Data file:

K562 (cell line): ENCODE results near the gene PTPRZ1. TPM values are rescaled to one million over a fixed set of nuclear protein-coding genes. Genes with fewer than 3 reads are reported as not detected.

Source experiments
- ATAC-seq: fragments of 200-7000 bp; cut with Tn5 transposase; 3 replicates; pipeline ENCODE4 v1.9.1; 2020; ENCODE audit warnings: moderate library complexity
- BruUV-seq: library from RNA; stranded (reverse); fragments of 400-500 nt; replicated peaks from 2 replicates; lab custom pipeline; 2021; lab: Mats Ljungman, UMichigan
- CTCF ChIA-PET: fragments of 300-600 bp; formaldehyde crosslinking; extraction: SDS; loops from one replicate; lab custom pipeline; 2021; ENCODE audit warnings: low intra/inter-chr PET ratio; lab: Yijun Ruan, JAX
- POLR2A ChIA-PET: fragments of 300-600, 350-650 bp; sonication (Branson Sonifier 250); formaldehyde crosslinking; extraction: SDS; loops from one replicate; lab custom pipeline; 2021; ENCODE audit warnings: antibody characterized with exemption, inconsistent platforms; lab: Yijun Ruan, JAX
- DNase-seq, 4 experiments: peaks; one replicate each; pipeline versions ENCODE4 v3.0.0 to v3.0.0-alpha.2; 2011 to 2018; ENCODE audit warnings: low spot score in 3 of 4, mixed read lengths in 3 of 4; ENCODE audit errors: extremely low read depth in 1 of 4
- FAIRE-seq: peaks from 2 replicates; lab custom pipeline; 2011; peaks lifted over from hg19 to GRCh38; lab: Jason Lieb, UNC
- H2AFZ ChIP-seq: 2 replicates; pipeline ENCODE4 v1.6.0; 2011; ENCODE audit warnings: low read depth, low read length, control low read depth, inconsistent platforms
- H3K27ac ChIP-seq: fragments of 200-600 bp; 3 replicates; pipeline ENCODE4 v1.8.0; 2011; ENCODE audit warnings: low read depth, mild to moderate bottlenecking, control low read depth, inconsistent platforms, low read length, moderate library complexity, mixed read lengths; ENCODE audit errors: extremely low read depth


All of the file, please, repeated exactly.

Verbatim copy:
K562 (cell line): ENCODE results near the gene PTPRZ1. TPM values are rescaled to one million over a fixed set of nuclear protein-coding genes. Genes with fewer than 3 reads are reported as not detected.

Source experiments
- ATAC-seq: fragments of 200-7000 bp; cut with Tn5 transposase; 3 replicates; pipeline ENCODE4 v1.9.1; 2020; ENCODE audit warnings: moderate library complexity
- BruUV-seq: library from RNA; stranded (reverse); fragments of 400-500 nt; replicated peaks from 2 replicates; lab custom pipeline; 2021; lab: Mats Ljungman, UMichigan
- CTCF ChIA-PET: fragments of 300-600 bp; formaldehyde crosslinking; extraction: SDS; loops from one replicate; lab custom pipeline; 2021; ENCODE audit warnings: low intra/inter-chr PET ratio; lab: Yijun Ruan, JAX
- POLR2A ChIA-PET: fragments of 300-600, 350-650 bp; sonication (Branson Sonifier 250); formaldehyde crosslinking; extraction: SDS; loops from one replicate; lab custom pipeline; 2021; ENCODE audit warnings: antibody characterized with exemption, inconsistent platforms; lab: Yijun Ruan, JAX
- DNase-seq, 4 experiments: peaks; one replicate each; pipeline versions ENCODE4 v3.0.0 to v3.0.0-alpha.2; 2011 to 2018; ENCODE audit warnings: low spot score in 3 of 4, mixed read lengths in 3 of 4; ENCODE audit errors: extremely low read depth in 1 of 4
- FAIRE-seq: peaks from 2 replicates; lab custom pipeline; 2011; peaks lifted over from hg19 to GRCh38; lab: Jason Lieb, UNC
- H2AFZ ChIP-seq: 2 replicates; pipeline ENCODE4 v1.6.0; 2011; ENCODE audit warnings: low read depth, low read length, control low read depth, inconsistent platforms
- H3K27ac ChIP-seq: fragments of 200-600 bp; 3 replicates; pipeline ENCODE4 v1.8.0; 2011; ENCODE audit warnings: low read depth, mild to moderate bottlenecking, control low read depth, inconsistent platforms, low read length, moderate library complexity, mixed read lengths; ENCODE audit errors: extremely low read depth